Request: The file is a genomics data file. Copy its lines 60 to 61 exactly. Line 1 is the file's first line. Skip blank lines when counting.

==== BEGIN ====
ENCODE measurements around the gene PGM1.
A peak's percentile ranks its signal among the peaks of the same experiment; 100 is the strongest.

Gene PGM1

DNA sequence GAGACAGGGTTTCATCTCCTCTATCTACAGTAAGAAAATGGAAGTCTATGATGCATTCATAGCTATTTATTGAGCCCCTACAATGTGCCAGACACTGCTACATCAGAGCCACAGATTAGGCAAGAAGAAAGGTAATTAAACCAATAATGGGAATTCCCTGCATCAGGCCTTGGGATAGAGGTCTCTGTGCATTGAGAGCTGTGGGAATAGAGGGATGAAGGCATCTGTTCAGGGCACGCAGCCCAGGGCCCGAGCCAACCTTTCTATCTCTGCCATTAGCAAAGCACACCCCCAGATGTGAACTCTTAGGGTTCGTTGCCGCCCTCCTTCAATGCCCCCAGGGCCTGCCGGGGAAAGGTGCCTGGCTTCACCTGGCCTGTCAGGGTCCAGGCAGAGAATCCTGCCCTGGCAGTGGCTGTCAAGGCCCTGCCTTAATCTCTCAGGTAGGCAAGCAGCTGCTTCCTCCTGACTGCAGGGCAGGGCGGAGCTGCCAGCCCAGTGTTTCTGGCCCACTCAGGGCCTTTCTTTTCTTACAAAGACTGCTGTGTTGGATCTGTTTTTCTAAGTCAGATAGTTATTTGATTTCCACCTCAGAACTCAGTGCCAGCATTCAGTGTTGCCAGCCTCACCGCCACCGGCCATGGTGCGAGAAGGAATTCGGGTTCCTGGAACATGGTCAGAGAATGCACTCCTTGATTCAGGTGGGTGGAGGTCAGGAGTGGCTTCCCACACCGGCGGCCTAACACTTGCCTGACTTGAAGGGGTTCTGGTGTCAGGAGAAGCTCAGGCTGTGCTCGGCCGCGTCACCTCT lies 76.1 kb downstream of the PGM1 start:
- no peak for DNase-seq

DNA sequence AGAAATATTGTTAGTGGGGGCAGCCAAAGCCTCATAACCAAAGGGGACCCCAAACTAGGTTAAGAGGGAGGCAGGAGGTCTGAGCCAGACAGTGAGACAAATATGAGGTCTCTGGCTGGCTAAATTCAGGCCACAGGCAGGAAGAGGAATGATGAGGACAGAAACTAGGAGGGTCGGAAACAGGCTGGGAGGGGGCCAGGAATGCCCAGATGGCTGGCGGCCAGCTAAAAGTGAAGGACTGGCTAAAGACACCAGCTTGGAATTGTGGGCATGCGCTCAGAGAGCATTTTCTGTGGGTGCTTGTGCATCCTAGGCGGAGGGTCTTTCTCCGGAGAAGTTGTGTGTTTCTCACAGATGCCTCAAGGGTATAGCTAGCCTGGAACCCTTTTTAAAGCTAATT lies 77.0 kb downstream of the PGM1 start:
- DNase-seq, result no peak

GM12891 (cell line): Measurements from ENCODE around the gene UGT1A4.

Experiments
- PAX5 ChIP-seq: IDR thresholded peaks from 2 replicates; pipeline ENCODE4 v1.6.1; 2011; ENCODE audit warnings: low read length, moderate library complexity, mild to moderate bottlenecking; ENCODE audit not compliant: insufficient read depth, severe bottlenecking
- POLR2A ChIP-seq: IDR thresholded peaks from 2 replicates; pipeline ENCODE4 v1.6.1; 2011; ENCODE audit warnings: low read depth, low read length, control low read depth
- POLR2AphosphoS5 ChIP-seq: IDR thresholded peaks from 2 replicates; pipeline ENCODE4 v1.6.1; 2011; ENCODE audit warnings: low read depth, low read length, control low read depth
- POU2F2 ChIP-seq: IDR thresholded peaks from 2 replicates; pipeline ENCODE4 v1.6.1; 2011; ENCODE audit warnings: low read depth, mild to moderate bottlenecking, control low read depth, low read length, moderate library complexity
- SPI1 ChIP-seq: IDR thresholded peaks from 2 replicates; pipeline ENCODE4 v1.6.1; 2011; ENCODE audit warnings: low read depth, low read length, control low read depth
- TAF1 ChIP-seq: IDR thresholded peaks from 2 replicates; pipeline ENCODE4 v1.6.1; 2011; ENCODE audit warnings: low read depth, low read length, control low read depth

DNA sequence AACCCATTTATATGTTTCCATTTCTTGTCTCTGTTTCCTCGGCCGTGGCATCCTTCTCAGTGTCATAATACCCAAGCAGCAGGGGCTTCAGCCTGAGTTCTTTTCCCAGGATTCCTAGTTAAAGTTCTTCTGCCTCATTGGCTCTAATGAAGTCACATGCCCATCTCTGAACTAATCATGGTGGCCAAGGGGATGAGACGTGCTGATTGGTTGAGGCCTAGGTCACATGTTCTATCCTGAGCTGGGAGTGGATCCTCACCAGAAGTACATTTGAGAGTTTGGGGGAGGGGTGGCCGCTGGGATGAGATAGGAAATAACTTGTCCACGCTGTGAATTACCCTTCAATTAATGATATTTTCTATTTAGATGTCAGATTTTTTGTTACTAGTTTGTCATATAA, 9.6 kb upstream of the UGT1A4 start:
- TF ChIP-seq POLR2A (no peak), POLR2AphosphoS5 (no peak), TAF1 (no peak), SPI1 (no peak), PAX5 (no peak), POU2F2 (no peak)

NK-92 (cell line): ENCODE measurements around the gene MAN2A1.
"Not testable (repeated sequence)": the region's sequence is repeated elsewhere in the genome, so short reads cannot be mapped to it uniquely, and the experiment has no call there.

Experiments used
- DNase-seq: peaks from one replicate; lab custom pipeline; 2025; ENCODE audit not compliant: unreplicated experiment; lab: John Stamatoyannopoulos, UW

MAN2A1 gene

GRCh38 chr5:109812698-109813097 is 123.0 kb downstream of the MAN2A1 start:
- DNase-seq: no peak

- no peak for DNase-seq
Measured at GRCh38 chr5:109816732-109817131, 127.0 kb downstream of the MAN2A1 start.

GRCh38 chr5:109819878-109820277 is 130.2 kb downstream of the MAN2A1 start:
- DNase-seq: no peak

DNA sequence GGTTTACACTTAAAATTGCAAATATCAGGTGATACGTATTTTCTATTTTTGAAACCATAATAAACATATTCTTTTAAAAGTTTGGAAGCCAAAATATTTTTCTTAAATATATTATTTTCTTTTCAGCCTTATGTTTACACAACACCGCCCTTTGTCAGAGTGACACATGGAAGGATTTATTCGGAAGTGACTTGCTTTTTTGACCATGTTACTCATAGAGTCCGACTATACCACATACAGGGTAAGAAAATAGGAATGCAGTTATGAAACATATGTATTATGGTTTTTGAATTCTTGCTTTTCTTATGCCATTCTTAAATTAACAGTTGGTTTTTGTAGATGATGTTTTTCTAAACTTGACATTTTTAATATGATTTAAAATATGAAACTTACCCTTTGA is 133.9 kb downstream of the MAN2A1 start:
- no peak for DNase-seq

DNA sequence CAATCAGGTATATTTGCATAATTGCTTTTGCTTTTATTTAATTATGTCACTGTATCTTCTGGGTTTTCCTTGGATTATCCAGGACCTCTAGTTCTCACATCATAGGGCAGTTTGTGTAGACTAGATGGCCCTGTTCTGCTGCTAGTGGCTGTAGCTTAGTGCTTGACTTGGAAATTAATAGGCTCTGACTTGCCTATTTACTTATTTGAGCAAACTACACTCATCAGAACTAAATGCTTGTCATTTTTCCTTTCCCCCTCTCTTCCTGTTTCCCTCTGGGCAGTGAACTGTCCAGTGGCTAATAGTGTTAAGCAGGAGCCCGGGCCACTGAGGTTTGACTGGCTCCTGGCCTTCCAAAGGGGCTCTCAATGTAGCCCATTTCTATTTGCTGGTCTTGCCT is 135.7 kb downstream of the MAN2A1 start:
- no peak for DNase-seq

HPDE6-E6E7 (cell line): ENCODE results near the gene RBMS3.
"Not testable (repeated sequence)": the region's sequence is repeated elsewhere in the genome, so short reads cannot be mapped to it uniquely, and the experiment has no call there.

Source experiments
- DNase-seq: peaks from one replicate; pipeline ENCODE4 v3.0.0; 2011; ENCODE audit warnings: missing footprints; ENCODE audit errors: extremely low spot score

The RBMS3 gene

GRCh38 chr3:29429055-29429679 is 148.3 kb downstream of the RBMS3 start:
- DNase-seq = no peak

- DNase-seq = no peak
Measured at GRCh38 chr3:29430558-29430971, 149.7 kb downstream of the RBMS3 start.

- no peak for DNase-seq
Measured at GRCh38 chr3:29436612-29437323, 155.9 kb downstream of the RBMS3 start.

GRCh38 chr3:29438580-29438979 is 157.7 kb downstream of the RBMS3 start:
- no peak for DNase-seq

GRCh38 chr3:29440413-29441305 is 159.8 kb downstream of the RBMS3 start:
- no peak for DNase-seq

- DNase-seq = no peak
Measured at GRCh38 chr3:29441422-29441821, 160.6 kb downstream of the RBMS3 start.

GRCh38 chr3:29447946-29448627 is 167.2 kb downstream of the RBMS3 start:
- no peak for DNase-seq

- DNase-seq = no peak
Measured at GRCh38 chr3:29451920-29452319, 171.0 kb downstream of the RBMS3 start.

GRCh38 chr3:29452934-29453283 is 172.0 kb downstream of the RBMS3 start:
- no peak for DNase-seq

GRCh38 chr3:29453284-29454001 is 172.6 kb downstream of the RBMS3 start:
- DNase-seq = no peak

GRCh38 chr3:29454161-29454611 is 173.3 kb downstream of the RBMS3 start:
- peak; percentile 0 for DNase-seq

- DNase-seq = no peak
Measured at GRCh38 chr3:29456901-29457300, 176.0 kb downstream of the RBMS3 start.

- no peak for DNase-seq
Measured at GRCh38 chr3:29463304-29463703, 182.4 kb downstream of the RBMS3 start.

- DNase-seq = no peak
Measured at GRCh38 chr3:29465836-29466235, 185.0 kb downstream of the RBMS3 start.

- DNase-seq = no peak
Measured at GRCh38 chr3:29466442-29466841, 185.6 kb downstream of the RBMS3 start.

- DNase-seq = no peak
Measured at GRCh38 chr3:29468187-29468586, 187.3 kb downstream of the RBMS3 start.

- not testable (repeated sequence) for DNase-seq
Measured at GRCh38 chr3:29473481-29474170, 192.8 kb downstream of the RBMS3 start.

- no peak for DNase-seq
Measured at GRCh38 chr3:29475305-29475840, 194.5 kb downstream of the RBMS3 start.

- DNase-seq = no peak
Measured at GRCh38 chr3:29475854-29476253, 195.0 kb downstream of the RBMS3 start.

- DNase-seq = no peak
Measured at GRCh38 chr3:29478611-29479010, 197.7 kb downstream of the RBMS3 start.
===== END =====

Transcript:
- DNase-seq = no peak
Measured at GRCh38 chr3:29456901-29457300, 176.0 kb downstream of the RBMS3 start.